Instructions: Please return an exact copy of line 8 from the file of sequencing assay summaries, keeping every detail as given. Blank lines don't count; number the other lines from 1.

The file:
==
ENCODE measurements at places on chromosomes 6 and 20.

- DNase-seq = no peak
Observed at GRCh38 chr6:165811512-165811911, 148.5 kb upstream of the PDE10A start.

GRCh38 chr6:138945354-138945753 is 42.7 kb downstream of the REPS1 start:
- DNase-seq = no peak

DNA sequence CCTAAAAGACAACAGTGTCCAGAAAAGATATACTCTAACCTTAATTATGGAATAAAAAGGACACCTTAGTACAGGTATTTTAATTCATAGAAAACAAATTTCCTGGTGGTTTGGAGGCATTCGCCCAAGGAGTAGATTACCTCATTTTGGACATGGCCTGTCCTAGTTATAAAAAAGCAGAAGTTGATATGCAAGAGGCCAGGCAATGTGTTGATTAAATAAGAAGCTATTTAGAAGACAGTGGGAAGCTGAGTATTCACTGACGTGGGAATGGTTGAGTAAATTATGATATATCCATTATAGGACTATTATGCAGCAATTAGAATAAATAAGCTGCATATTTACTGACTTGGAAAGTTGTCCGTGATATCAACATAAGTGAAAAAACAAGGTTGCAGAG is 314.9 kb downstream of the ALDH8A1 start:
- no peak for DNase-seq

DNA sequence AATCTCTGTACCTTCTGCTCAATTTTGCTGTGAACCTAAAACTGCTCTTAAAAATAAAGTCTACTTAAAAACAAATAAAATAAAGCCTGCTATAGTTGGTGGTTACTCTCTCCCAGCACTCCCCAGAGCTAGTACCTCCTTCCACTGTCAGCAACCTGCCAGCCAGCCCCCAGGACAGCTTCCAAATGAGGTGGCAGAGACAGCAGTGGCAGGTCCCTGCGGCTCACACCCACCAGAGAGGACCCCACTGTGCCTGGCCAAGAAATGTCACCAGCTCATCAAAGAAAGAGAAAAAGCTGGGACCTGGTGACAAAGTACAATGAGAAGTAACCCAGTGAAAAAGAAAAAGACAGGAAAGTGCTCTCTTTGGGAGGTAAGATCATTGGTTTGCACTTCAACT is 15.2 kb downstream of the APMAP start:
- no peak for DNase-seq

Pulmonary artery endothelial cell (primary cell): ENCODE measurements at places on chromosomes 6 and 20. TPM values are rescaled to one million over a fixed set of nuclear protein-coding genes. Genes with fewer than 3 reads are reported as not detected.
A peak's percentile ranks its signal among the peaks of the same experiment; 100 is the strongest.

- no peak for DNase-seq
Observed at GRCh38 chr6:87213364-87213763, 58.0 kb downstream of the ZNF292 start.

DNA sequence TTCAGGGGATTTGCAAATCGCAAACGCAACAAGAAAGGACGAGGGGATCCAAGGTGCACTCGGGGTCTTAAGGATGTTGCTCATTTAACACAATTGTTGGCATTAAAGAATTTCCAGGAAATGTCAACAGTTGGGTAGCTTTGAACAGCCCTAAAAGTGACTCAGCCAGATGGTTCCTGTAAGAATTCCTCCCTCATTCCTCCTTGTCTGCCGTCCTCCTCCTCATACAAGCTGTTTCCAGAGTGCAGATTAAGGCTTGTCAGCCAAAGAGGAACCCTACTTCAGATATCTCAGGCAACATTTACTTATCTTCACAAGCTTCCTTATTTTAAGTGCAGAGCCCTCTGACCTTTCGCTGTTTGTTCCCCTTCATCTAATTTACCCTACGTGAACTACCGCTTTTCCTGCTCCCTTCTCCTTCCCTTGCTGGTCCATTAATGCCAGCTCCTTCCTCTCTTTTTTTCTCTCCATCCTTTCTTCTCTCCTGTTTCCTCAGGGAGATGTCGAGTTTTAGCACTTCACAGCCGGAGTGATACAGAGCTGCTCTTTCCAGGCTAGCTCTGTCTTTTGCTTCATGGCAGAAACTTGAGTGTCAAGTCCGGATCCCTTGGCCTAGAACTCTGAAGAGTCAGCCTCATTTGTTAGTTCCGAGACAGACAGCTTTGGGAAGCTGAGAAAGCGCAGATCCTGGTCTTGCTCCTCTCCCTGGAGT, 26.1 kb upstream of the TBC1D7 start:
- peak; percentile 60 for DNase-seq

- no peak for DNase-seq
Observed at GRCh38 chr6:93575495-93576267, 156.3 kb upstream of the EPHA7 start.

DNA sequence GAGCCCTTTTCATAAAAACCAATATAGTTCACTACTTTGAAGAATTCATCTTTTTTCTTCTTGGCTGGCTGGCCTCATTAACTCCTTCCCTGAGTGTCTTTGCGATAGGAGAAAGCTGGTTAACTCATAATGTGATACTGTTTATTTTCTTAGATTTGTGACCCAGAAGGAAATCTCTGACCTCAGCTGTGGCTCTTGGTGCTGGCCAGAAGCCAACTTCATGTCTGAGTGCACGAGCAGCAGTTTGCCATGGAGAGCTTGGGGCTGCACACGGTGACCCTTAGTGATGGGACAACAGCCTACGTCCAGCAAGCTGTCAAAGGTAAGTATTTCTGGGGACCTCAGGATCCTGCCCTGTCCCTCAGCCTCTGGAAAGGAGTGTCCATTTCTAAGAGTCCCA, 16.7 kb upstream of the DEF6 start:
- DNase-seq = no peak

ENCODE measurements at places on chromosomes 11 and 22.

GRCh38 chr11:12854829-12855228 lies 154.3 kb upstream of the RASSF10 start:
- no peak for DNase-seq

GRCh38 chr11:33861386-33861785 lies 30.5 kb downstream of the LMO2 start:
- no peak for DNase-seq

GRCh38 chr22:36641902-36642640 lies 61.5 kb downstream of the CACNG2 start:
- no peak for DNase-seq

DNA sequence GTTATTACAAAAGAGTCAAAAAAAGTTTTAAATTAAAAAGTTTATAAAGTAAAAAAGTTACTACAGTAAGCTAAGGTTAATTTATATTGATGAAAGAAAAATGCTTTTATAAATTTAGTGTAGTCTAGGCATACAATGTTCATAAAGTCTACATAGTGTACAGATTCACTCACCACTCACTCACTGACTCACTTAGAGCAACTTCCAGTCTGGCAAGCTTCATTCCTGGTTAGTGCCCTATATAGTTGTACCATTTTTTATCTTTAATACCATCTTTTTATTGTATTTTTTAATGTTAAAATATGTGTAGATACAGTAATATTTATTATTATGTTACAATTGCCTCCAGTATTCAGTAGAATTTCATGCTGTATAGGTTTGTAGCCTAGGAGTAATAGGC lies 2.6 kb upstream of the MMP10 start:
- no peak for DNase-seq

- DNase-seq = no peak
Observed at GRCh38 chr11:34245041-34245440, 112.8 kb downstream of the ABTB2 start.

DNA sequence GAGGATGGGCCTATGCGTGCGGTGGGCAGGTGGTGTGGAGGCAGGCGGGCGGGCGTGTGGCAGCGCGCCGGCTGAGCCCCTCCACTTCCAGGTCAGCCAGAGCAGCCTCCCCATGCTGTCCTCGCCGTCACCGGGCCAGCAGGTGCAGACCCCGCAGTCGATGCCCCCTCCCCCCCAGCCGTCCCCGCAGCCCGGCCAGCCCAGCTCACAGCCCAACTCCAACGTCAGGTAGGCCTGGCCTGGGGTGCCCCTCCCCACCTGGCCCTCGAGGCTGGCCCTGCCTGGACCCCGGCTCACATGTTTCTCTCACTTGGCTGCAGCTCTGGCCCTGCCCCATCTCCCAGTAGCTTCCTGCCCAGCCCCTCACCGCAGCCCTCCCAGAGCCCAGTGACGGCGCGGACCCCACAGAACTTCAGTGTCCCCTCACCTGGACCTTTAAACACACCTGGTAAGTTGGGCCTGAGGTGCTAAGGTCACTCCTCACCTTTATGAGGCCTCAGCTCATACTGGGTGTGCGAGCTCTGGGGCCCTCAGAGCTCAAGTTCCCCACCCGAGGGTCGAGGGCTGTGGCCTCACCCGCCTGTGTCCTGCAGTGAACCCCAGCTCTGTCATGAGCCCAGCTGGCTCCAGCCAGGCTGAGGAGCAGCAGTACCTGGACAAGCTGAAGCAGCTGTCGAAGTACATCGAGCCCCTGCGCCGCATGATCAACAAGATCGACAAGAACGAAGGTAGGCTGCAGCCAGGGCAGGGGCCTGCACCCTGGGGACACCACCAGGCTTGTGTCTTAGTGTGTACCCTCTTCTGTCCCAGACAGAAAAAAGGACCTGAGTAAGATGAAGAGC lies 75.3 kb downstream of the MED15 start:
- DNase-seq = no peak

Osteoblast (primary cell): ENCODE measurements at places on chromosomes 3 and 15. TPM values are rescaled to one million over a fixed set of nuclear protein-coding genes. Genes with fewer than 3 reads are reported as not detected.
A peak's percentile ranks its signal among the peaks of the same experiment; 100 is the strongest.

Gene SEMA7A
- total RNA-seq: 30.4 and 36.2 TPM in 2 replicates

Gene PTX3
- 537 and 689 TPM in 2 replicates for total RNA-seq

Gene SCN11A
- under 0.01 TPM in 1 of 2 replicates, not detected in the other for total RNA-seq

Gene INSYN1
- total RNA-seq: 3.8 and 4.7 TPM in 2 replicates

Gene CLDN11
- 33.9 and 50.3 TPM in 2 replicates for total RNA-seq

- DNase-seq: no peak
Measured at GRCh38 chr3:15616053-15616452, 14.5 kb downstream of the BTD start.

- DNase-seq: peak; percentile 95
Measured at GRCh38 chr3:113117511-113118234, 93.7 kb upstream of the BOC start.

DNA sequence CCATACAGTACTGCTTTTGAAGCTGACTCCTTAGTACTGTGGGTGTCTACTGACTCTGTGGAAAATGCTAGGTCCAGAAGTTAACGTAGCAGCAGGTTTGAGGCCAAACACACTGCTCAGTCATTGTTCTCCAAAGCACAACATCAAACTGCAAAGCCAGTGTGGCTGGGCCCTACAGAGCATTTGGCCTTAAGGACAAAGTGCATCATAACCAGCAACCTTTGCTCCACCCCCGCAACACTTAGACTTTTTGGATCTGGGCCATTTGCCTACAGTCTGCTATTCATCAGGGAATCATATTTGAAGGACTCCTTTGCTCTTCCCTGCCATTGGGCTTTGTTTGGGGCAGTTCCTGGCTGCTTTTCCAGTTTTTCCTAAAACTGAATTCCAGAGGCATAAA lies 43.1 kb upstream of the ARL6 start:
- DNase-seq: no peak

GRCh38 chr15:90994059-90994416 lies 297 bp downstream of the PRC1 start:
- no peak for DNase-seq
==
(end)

DNA sequence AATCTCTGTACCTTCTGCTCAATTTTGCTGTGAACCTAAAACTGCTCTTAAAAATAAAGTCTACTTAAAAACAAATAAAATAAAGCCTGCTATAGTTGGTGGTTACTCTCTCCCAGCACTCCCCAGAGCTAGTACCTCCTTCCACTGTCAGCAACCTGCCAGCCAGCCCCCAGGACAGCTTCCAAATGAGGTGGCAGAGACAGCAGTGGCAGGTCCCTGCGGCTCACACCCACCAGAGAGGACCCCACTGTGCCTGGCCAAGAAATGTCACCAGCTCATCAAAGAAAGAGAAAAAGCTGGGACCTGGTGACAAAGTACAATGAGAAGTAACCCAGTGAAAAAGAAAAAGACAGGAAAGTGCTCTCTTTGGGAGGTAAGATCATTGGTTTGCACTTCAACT is 15.2 kb downstream of the APMAP start: